Like math teachers, many science teachers have not traditionally viewed themselves as language teachers.
Language instruction was often seen as a separate entity– and many believed that Science did not possess the same opportunities and demands of language and communication as subjects like English-Language Arts (ELA) and History. If there was any language instruction, it focused primarily on the pre-teaching of technical vocabulary.
In reality, students utilize a large repertoire of language as they engage in science sense-making. They bring their own linguistic resources in the form of their everyday and home language to understand, illustrate, and communicate about scientific ideas in meaningful ways; other times, they might utilize specialized language, like passive voice, nominalization, or multimodal representations, to communicate a specific concept. To provide students with language-rich science learning environments, and ensure true comprehension and learning, teachers must see and leverage all the ways language is used for doing science.
Fortunately, when The Framework for K-12 Science Education was released in 2012, this perception began to shift. The framework outlines a vision of science learning that integrates language-intensive practices and concepts, like constructing explanations and developing models. This framework offers rich opportunities for language use and learning.
In the last decade, most states across the country have adopted some version of this framework into their own official standards, representing an awareness of the importance of language and communication skills for science learning. Concurrently, there has been an increasing commitment to foregrounding equity and science literacy for all.
However, teachers across the country are spending hours researching and sourcing their own materials. To support both teachers and the multilingual learners they serve, it is clear that content developers need specific guidance on how to bring language to the forefront of their materials in a way that will help multilingual learners thrive academically.
In 2018, ELSF began with the development of clear and consistent research-based guidelines for instructional materials in two core content areas– ELA and Math.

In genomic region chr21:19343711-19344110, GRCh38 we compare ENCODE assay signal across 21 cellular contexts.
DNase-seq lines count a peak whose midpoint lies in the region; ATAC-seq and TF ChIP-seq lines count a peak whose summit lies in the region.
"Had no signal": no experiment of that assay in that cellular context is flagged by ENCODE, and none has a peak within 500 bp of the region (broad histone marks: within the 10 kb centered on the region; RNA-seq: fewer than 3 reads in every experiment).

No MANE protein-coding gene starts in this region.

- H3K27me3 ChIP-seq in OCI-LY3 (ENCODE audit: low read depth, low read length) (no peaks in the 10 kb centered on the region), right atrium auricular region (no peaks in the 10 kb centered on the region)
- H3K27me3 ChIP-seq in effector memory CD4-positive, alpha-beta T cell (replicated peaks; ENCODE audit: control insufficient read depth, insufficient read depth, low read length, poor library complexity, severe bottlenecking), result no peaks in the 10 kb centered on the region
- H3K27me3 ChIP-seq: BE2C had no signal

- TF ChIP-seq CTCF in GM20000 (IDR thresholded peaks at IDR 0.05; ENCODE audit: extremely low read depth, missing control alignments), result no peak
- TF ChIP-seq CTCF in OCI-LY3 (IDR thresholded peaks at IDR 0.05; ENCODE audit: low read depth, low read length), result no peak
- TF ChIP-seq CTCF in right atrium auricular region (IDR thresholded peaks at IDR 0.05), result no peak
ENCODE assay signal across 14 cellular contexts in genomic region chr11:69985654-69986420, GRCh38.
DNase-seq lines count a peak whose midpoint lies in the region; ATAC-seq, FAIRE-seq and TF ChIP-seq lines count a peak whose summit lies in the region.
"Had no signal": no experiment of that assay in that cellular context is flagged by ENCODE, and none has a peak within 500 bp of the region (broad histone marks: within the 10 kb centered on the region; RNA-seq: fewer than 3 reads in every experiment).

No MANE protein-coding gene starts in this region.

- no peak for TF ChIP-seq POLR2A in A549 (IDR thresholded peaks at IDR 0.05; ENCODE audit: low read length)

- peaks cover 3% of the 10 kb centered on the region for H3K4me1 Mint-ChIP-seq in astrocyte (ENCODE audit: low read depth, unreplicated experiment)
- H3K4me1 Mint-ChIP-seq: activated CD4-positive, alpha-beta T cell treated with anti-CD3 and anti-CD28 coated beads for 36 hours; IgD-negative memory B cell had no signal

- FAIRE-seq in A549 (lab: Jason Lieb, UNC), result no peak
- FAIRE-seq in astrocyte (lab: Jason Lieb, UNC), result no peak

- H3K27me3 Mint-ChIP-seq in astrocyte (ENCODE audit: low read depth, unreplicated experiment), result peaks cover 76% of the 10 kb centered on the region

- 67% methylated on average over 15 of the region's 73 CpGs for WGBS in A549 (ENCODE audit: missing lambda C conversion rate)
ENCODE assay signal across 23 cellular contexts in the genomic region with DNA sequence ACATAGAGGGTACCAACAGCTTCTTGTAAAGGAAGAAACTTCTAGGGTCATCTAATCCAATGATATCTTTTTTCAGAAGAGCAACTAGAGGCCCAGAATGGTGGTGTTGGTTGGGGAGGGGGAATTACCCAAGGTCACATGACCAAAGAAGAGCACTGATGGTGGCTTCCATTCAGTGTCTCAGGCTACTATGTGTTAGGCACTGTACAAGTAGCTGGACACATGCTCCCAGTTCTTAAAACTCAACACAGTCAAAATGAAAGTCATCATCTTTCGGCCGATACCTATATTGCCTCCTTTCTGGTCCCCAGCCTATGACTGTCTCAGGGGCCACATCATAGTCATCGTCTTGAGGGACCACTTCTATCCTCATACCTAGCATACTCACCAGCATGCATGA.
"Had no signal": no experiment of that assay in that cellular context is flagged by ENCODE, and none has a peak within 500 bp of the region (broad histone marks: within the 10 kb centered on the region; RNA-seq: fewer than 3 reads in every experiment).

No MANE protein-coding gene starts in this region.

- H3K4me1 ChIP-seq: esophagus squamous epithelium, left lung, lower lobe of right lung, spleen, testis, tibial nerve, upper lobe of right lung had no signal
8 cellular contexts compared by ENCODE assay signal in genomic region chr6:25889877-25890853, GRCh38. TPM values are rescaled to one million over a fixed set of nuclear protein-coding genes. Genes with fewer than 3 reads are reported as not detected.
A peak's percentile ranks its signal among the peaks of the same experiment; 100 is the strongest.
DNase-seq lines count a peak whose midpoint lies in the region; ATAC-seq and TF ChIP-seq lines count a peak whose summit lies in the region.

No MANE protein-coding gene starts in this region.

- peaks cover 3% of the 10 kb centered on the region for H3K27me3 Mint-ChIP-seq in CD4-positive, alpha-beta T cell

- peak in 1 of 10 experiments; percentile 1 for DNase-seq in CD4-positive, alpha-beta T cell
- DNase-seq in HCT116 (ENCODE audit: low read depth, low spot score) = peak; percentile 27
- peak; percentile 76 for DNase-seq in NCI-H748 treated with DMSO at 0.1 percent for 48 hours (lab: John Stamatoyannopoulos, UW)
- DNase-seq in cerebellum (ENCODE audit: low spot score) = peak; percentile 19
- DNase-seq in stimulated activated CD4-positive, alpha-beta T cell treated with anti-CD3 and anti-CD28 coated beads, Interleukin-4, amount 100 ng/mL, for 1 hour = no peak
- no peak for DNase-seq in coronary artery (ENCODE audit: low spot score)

During this development process, two realizations came into sharp focus: 1) Gaps in the quality of instructional materials and content developers’ need for additional guidance exists across subjects, and 2) Students don’t use language in isolation. They use language for specific purposes and thus any guidance we provide must be anchored to the discipline.
In response, we have begun developing a set of science guidelines that thoughtfully incorporates what we learned from developing the ELA and Math guidelines and critically considers what this guidance looks like in a science context.
At ELSF, we believe it is essential that the guidance we provide to content developers reflects not only our expertise, but also the voice from across the field of science education. To ensure this, we began development by bringing together a variety of experts–educators, field-leading researchers, content developers, professional learning providers, professors focused on pre-service education, science experts, and more.
Through a series of design meetings, focus groups, and follow-up consultations, we have emerged with a comprehensive set of Science Guidelines. These guidelines outline the essential characteristics and features of instructional materials that have the potential to transform science classrooms into rich learning environments for our multilingual students.
This is just the first step on an exciting journey towards high-quality instructional materials for Science designed explicitly with multilingual learners in mind. In the upcoming months, we will pilot and test the Guidelines with collaborating content developers to ensure they are truly usable and impactful for reviewing and improving standards-aligned science materials. By the end of this road, we aim to provide a powerful tool that is not merely reflective of the expertise that ELSF brings to this work, but also the wealth of expertise of our many partners, collaborators, and contributors.
We’re looking forward to bringing you along on this process as we work towards launching the final version of the guidelines by January 2023.
Lauren Stoll works at SCALE Science at Stanford University, focusing on NGSS-aligned curriculum, assessment, and professional learning development. Prior to her work at SCALE, she taught science in large and diverse urban public school districts in Oakland and Berkeley, California. Lauren’s experiences of making critical connections between theory and practice within her own classroom led her to a need to investigate how advances in curricular and assessment approaches can be a tool for social and racial empowerment on a broader scale. In her work as an education consultant, she seeks to blend her classroom experience, an expertise in the Next Generation Science Standards, and a grounding in equitable instruction to design materials that support all teachers and all students. She hopes these materials will support students’ science and language learning in integration by emphasizing and scaffolding language output for science-specific sense-making.
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